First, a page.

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Transcript BARBARA McCLINTOCK-Biography

Suman Upadhyay
Graduate student in Biology, Memorial University
PhD in botany from Cornell University in 1927
Leader in the development of maize cytogenetics
She developed the technique for visualizing maize chromosomes
and used microscopic analysis to demonstrate many fundamental
genetic ideas.
She was recognized among the best in the field, awarded prestigious
fellowships. Member of National Academy of sciences and presided
the Genetics society of America.
Awards and recognition for her contributions to the field followed,
including the Nobel Prize in Physiology or Medicine, awarded to her
in 1983 for the discovery of genetic transposition; she is the only
woman to receive an unshared Nobel Prize in that category.
One of those ideas was the notion of genetic
recombination by crossing-over during meiosis—a
mechanism by which chromosomes exchange information.
She produced the first genetic map for maize, linking regions
of the chromosome to physical traits.
She demonstrated the role of the telomere and centromere,
regions of the chromosome that are important in the
conservation of genetic information
She made an extensive study of the cytogenetics
and ethnobotany of maize races from South America
Studies of the origin and expression of gene instability at a
number of known loci in the maize chromosomes were
summarized by 1951-52 studies by Barbara McClintock .
It was concluded that changes in genie expression result from
chromosome alterations at the locus of a gene and these are
initiated by units other than those composing the gene itself.
These mutations are therefore considered as chromosomal
modifications effecting gene expressions Each exerts a specific
type of control of the action of the gene with which it becomes
These units may be transposed from one location to another
within the chromosome complement.
When incorporated at a new location, each expresses its mode of
control of the action of the associated gene, and in a manner
similar to that which occurred at the former location.
Called Dissociation Activator ( Ds-AC) two-unit system
Transpositions of Ds or AC, or both, may occur in a few
gametic cells. Consequently, a few gametes ma)- be formed
with Ds or Ac or both, located at new positions.
Following such transposition, each remains at the new
location until, in a subsequent cell or plant generation,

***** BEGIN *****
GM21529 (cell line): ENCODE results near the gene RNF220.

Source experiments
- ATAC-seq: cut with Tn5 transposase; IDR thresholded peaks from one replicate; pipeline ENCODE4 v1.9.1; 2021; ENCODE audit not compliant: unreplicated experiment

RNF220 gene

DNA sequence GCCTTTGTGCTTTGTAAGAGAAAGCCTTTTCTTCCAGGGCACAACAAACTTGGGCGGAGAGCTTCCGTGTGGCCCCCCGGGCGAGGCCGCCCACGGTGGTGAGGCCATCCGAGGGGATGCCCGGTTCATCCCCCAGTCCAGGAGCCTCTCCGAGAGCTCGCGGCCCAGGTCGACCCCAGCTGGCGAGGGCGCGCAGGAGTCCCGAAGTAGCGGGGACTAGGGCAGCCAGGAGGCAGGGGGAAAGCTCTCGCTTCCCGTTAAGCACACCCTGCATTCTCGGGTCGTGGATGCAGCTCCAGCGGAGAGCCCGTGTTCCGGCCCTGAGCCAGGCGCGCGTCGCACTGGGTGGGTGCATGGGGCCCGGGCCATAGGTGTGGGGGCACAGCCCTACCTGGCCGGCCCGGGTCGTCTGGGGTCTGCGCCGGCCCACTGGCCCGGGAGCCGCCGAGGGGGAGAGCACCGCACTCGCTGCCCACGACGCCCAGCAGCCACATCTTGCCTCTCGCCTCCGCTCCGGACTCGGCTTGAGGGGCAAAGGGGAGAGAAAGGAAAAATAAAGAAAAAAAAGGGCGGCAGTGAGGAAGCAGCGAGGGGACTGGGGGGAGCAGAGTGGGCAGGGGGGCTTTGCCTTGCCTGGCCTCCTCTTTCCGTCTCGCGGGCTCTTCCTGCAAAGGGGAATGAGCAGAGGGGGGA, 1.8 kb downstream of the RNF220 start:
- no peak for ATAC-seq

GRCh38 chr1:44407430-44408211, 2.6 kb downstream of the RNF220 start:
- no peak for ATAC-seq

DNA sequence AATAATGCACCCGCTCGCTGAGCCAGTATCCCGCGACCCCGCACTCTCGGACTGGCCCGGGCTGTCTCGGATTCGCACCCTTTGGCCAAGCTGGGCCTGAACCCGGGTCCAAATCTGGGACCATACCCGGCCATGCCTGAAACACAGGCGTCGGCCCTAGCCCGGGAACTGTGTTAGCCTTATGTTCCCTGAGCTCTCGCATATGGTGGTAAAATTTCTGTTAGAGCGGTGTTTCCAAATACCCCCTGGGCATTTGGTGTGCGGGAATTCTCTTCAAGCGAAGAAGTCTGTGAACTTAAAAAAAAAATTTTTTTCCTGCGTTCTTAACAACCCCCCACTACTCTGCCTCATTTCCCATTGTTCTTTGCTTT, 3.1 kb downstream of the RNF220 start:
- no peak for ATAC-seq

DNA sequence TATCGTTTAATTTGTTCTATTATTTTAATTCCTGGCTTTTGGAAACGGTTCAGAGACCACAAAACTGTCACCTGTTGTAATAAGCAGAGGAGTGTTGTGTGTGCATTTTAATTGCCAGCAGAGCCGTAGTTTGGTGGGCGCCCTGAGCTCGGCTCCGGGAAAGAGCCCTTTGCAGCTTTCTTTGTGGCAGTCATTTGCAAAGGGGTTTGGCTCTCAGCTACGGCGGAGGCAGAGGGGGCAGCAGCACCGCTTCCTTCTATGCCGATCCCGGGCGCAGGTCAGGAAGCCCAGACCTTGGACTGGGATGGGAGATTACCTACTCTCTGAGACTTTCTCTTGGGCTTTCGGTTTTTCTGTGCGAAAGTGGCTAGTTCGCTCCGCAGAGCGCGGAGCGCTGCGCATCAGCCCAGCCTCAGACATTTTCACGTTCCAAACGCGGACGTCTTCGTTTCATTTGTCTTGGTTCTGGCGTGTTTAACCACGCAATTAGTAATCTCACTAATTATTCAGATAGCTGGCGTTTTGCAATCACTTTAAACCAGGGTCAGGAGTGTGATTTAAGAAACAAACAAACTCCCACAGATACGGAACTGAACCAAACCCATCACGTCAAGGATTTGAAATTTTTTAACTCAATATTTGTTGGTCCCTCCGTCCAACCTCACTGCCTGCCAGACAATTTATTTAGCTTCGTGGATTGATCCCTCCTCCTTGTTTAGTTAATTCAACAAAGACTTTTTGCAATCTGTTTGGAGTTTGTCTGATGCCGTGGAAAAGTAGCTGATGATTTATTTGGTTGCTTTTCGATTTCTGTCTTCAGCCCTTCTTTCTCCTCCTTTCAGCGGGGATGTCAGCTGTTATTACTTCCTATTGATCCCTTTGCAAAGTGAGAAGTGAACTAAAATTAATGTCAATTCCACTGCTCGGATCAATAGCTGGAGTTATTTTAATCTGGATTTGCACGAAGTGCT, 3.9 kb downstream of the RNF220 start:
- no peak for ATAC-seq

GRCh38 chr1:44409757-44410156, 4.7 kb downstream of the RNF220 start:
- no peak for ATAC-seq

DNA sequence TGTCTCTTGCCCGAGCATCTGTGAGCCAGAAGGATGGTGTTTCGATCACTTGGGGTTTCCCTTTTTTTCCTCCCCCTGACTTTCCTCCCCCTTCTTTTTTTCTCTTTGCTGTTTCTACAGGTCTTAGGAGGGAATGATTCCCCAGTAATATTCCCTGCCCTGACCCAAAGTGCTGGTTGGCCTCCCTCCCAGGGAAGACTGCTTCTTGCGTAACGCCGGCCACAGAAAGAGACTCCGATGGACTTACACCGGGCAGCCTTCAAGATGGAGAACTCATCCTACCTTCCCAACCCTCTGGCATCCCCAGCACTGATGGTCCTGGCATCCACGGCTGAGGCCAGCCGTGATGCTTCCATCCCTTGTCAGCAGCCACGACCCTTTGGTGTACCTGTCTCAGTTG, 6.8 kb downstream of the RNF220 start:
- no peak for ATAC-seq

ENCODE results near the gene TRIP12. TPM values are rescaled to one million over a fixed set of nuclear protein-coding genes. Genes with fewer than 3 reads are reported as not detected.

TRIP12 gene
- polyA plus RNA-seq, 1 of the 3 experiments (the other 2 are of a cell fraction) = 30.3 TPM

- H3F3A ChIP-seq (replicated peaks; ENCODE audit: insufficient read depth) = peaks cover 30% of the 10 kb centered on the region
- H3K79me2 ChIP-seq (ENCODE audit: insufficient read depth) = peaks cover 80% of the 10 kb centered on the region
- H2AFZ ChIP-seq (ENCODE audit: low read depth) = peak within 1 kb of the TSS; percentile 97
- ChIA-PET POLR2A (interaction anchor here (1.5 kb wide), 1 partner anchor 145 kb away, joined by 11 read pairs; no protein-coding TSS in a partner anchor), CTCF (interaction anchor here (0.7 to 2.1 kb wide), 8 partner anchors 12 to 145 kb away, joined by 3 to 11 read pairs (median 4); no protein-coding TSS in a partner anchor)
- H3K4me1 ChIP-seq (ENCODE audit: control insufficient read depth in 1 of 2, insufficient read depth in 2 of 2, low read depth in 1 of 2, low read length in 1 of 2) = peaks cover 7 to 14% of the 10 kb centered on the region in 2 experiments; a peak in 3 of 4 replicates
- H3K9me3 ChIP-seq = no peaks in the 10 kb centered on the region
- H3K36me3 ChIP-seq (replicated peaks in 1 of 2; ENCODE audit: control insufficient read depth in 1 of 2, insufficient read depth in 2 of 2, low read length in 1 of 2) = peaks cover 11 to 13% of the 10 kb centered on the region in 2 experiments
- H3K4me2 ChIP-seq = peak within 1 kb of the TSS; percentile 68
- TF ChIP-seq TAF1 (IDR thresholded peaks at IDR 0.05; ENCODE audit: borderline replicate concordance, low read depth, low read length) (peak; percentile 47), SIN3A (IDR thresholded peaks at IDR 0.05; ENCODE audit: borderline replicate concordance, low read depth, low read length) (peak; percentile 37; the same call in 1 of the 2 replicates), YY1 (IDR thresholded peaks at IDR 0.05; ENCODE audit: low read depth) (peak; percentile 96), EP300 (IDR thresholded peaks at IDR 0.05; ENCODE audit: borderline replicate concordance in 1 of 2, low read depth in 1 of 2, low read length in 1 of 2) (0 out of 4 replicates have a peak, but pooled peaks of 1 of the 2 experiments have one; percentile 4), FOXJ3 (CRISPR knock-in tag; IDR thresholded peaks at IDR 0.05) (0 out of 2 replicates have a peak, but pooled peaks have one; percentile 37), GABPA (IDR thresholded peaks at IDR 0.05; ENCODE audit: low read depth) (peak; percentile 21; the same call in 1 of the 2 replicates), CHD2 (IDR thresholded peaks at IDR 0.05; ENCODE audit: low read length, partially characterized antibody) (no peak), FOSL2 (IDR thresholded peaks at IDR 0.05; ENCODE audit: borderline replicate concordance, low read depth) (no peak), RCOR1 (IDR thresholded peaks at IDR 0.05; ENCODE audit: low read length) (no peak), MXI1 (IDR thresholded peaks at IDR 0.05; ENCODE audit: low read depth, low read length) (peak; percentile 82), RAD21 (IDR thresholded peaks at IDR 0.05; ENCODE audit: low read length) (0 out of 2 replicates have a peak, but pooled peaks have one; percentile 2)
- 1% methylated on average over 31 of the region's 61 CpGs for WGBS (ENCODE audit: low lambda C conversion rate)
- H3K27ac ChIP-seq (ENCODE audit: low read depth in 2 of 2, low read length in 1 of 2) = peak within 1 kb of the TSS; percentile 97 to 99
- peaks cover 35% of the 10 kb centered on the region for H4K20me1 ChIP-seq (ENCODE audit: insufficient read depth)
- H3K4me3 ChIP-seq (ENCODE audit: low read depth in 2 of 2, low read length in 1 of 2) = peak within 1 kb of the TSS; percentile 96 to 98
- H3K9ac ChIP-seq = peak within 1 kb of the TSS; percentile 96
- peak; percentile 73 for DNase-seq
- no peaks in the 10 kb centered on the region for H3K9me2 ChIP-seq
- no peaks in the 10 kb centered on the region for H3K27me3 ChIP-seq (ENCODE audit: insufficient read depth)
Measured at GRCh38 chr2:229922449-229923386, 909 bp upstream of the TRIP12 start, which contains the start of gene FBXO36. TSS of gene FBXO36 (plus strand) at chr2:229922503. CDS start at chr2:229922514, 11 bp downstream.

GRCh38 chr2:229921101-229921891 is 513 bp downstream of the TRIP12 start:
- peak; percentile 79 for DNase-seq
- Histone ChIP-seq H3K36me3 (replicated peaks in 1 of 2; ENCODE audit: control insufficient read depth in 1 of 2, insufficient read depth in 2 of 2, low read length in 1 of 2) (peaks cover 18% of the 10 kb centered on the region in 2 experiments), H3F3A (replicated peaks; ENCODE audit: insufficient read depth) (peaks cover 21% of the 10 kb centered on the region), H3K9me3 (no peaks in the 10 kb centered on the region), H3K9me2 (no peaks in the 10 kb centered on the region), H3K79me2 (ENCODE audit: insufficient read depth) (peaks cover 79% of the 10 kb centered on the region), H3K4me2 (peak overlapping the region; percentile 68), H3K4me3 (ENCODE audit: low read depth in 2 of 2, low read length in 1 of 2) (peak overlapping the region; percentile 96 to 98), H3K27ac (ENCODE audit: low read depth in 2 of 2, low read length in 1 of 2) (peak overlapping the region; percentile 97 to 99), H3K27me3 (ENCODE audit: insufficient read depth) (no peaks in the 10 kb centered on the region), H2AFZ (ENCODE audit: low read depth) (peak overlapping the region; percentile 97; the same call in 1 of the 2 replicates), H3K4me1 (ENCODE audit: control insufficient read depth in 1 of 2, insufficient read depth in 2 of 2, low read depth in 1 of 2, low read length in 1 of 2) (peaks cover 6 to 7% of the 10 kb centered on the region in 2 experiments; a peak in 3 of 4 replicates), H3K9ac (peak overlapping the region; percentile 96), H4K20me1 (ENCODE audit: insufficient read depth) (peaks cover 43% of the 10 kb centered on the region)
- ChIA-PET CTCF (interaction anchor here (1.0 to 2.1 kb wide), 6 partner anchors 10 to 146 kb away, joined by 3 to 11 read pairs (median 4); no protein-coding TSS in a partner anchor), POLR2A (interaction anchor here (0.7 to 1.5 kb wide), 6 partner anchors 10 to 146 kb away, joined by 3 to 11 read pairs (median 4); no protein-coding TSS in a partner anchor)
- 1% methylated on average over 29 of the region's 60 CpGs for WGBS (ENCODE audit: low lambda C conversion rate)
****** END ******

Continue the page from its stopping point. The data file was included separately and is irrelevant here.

transposition to another location again occurs
Dicentric chromatid formation deficiency,
Duplication of segments,
Ring-chromosomes and
Reciprocal translocations between
In all of these cases, the chromosome breaks
are produced as the consequence of some
initial change involving the Ds unit
When Ds is transposed to the locus of a known gene, it may
immediately- or subsequently affect its action.
This is expressed either by partial or complete inhibition, or by a
previously unrecognized type of altered gene expression.
As long as Ds remains in this position, gene action is subject to
further change. It has been possible to determine that the
subsequent changes are reflections of alterations occurring at
the locus, and these are initiated by Ds.
No Ds-initiated changes will occur, however, unless Ac is also
present in the nucleus.
If Ac is absent, no further modification of gene action occurs.
The mutation present at the time of removal of A will be stable
in expression in subsequent generations until Ac is again
introduced into a zygote. In some cells of the plant arising from
this zygote, alterations at the locus of the gene, initiated by Ds,
again will occur.
Some of these may result in further modifications of gene
action-that is, new mutations.
Both the initial mutation and subsequent mutations are
expressions, therefore, of interaction between Ds and AC.
Thus, these two chromosomal units comprise a nuclear
system capable of controlling gene expression ; Ds initiates
changes in gene expression and .--Ac controls when they will
Some abbreviations
Sh2- normal
development of endosperm
Sh1- shrunken endosperm, located
a quarter of a crossover unit distal
to A1.
Bm1- colourless secondary cell
walls in plant tissues
bm1-brown mid-rib, brown colour
in secondary cell walls;
A1 locus of chromosome 3.a1 is
associated with Ac elements
Culture 6424 is a particular culture
of previously crossed plants
Shows Ac control of mutation
AC is responsible for producing
breaks at Ds, wherever it may be located, and for
controlling mutability at known locus with specific
Ds elements may transpose from one part to
another by transposase enzyme.
Viruses discovered later use transposition to
infect mammalian HPV which causes
Cervical Cancer
In reverse genetics transposition can be used
to study functions of genomes.
Most elements in mammalian genes are
transposable elements
McClintock, Barbara. "Induction of instability
at selected loci in maize."Genetics 38.6
(1953): 579.